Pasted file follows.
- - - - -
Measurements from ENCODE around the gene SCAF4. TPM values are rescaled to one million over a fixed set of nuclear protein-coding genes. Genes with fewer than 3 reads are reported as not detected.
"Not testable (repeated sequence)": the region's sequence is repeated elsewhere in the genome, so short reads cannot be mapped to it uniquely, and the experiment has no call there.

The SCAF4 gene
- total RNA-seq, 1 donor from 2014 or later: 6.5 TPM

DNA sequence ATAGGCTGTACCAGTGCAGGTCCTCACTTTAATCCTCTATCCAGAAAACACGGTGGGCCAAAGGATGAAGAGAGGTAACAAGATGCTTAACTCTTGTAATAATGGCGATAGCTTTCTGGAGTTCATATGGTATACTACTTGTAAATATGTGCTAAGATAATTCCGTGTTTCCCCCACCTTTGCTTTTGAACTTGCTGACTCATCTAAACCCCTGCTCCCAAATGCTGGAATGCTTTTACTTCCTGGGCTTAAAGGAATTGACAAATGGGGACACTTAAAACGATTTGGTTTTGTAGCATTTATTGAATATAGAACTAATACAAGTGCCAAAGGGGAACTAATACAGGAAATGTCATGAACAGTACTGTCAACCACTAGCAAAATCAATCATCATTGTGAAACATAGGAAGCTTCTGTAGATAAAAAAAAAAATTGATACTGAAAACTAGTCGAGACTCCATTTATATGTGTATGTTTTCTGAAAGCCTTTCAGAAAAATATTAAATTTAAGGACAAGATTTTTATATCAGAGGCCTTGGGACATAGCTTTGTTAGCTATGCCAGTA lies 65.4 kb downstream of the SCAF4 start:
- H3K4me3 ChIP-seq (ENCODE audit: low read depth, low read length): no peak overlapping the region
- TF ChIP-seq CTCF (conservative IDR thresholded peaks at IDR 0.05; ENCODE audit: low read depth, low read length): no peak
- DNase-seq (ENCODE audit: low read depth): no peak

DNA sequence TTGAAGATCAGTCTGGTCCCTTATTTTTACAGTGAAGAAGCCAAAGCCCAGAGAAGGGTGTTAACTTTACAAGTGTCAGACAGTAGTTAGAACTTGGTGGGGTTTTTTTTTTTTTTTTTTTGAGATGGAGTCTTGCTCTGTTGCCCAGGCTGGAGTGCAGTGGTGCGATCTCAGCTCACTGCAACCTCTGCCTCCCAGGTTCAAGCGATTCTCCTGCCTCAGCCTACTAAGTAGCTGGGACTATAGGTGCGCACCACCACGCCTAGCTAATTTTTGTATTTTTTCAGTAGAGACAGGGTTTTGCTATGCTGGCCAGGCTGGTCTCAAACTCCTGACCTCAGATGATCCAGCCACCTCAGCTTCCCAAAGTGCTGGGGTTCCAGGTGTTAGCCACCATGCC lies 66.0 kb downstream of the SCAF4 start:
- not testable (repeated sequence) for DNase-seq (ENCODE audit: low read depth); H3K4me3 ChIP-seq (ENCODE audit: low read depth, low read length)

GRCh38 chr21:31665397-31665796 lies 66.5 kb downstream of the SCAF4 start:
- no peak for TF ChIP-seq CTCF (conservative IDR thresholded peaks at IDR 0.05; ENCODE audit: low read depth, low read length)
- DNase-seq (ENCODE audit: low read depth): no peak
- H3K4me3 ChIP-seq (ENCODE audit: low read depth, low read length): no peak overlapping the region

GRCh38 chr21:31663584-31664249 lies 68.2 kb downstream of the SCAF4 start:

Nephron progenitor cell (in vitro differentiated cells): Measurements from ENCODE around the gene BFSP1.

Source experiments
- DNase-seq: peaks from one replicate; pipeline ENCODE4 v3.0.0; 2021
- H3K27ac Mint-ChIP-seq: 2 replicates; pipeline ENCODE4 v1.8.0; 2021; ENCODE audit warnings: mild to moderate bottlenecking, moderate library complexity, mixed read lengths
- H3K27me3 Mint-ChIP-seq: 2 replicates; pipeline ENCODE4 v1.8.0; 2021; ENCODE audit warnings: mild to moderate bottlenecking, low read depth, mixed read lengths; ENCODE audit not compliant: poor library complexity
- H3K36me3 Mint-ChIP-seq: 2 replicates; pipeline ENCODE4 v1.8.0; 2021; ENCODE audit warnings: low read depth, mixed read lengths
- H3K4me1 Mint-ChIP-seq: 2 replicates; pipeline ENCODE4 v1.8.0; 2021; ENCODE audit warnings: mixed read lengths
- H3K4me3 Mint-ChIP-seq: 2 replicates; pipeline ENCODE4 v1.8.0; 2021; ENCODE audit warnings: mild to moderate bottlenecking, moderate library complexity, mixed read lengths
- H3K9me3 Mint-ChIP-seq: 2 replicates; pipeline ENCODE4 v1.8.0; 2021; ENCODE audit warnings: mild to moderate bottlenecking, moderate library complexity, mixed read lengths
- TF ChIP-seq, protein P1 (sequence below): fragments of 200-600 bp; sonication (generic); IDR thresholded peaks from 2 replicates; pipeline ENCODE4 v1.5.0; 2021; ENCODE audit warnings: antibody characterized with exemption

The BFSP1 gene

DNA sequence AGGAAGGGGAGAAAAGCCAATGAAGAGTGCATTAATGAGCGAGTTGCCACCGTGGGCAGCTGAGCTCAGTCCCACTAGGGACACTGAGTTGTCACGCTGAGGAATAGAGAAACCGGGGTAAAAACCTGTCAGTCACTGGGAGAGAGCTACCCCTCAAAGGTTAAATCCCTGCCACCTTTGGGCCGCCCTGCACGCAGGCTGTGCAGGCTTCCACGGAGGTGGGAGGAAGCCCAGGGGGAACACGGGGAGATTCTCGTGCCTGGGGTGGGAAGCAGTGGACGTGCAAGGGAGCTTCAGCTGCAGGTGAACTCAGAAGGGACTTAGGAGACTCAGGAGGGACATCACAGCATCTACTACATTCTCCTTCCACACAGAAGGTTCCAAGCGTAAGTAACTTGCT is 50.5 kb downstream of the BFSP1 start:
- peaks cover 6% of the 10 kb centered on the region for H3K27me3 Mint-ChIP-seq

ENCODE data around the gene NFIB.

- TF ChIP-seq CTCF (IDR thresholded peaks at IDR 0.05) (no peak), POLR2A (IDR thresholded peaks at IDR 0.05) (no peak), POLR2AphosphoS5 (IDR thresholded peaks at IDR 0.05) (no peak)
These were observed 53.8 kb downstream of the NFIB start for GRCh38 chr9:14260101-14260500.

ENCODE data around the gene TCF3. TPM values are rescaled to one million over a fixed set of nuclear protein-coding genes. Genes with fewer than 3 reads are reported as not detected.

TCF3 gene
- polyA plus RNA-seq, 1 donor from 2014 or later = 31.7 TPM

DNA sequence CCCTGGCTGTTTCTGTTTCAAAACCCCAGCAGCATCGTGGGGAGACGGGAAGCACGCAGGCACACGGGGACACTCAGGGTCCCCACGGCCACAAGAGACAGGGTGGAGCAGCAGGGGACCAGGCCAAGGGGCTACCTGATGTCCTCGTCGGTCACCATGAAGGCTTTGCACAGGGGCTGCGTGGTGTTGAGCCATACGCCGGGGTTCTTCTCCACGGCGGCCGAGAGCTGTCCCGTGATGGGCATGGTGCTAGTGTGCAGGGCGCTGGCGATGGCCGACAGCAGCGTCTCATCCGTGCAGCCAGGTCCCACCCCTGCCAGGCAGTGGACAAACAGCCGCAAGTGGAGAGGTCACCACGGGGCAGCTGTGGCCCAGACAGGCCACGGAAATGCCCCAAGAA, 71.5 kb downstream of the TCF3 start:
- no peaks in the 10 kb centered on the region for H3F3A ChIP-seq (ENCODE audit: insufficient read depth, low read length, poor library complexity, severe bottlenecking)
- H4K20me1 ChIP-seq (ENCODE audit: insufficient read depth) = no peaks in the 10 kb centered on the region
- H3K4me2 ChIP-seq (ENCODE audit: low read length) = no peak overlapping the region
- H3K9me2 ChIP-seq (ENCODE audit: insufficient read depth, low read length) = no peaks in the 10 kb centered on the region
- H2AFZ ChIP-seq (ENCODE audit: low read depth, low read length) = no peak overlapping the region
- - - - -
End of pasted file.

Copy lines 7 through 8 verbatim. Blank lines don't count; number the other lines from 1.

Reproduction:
- TF ChIP-seq CTCF (conservative IDR thresholded peaks at IDR 0.05; ENCODE audit: low read depth, low read length): no peak
- DNase-seq (ENCODE audit: low read depth): no peak